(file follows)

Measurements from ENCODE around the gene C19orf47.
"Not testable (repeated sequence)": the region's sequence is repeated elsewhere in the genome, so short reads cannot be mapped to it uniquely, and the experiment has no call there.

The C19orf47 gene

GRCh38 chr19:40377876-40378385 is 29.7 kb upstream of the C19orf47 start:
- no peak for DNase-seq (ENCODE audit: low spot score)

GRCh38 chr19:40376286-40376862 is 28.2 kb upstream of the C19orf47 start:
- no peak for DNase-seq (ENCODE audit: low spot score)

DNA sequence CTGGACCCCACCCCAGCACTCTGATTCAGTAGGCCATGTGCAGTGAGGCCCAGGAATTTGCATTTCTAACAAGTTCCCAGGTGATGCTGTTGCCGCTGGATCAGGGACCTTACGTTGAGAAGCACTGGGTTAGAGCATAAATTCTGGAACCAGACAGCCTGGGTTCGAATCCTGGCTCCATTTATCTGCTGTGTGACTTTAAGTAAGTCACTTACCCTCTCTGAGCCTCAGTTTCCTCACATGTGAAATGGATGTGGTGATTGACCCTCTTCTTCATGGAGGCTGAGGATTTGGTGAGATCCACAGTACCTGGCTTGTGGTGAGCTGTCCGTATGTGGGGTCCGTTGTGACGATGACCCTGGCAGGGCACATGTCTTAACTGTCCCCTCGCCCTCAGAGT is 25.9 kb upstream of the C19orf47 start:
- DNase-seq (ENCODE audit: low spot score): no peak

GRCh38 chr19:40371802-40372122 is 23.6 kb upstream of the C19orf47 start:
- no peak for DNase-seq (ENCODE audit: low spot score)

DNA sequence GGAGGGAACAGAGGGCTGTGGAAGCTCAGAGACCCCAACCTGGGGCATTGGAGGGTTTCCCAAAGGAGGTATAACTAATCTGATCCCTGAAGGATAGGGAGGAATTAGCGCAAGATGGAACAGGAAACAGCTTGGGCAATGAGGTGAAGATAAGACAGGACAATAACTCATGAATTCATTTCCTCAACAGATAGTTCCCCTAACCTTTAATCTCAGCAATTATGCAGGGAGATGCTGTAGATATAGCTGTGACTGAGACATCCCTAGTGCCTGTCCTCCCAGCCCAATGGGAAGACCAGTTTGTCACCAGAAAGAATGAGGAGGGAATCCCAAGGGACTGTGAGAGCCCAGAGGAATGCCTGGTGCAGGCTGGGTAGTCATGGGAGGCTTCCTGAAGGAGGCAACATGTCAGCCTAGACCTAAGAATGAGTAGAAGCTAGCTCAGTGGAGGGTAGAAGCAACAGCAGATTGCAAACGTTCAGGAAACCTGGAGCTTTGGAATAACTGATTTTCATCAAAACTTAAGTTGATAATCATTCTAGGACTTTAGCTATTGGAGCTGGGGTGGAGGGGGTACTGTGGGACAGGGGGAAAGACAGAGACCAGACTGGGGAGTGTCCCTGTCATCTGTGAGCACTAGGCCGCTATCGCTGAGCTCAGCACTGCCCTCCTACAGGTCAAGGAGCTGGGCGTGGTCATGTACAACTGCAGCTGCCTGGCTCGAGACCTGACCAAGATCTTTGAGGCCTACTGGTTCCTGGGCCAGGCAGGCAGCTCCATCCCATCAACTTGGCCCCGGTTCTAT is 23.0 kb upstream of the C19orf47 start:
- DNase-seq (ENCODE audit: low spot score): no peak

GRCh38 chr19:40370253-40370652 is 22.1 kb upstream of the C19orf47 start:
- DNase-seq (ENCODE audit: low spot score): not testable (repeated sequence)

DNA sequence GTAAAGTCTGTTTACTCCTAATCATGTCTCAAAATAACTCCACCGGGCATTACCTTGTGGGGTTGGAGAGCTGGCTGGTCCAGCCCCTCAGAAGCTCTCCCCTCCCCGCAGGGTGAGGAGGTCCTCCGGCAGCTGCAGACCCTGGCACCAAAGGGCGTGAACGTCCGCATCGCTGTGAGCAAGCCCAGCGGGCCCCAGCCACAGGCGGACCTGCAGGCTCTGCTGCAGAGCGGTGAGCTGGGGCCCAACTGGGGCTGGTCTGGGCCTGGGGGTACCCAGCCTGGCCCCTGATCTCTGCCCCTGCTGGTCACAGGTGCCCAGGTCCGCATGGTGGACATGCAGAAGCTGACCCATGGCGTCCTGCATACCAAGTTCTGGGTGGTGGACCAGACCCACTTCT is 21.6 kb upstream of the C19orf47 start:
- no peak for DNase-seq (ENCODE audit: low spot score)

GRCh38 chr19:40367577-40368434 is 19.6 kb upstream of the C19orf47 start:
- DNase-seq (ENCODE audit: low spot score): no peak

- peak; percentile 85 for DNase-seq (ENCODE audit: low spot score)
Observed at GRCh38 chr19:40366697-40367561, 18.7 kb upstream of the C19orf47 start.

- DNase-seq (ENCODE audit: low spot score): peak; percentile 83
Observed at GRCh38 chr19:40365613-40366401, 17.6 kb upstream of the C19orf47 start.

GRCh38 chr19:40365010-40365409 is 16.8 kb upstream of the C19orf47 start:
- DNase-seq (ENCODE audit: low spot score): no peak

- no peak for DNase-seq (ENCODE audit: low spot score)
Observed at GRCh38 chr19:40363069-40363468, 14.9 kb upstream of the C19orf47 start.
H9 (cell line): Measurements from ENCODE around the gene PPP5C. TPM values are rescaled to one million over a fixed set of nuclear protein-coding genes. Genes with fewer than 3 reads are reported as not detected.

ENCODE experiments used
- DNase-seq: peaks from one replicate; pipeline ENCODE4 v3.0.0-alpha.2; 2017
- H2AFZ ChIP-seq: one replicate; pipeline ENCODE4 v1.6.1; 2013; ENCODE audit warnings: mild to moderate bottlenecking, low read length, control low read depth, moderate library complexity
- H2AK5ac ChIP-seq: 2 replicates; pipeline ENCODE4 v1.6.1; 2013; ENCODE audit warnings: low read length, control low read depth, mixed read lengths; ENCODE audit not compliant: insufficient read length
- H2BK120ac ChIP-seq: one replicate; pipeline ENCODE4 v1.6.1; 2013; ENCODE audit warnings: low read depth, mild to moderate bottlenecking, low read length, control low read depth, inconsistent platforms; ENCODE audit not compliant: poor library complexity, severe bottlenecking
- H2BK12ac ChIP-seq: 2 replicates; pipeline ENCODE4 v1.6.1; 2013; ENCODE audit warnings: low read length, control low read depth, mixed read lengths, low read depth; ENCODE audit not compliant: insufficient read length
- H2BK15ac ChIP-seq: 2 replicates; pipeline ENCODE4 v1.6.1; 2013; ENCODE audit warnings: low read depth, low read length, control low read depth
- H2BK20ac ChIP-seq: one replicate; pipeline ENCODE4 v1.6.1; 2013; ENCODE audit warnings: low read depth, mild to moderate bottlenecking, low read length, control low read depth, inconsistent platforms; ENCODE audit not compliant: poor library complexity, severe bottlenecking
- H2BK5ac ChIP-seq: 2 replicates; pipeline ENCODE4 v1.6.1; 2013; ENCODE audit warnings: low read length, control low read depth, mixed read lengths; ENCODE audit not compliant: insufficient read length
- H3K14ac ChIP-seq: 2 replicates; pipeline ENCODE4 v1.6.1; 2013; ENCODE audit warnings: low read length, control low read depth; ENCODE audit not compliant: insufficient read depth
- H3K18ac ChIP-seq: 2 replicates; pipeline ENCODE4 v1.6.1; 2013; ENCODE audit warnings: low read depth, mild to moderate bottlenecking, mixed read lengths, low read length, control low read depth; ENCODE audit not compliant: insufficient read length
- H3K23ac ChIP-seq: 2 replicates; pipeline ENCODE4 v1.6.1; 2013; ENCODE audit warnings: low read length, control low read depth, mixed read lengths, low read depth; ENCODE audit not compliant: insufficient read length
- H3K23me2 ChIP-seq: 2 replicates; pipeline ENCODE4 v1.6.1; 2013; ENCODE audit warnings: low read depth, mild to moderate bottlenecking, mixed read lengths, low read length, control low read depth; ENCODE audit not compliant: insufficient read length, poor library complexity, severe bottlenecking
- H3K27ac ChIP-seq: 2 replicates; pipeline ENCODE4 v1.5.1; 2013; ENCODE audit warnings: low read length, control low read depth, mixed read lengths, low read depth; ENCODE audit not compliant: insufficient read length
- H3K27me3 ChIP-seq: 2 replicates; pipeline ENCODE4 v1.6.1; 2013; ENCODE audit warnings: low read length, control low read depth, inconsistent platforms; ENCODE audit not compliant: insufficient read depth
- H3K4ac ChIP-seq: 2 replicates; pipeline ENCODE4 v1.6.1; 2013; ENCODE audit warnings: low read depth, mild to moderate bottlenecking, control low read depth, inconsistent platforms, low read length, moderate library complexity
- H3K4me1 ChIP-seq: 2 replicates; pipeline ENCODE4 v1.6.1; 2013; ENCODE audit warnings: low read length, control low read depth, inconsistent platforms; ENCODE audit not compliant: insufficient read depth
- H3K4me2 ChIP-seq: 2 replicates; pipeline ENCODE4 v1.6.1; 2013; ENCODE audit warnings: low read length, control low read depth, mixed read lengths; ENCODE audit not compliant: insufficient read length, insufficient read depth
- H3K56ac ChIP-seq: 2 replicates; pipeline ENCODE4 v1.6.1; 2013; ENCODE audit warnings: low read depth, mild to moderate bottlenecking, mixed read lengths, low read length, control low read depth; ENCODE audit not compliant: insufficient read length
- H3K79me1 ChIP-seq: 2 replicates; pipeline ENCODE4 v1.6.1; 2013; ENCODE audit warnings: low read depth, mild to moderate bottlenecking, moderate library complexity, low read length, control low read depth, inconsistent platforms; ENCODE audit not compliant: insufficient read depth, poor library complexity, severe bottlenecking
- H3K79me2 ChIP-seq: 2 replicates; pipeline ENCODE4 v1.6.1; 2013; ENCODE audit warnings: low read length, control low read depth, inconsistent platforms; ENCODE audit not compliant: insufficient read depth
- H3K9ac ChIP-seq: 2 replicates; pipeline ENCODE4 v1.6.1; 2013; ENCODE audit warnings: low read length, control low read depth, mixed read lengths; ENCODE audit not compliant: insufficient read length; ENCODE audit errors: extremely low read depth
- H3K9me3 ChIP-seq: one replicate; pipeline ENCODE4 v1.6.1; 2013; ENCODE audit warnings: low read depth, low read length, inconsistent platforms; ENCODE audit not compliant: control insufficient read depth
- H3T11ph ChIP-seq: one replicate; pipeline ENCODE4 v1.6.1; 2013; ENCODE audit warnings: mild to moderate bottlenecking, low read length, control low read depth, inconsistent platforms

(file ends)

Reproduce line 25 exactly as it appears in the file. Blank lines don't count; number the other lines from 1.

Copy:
- DNase-seq (ENCODE audit: low spot score): no peak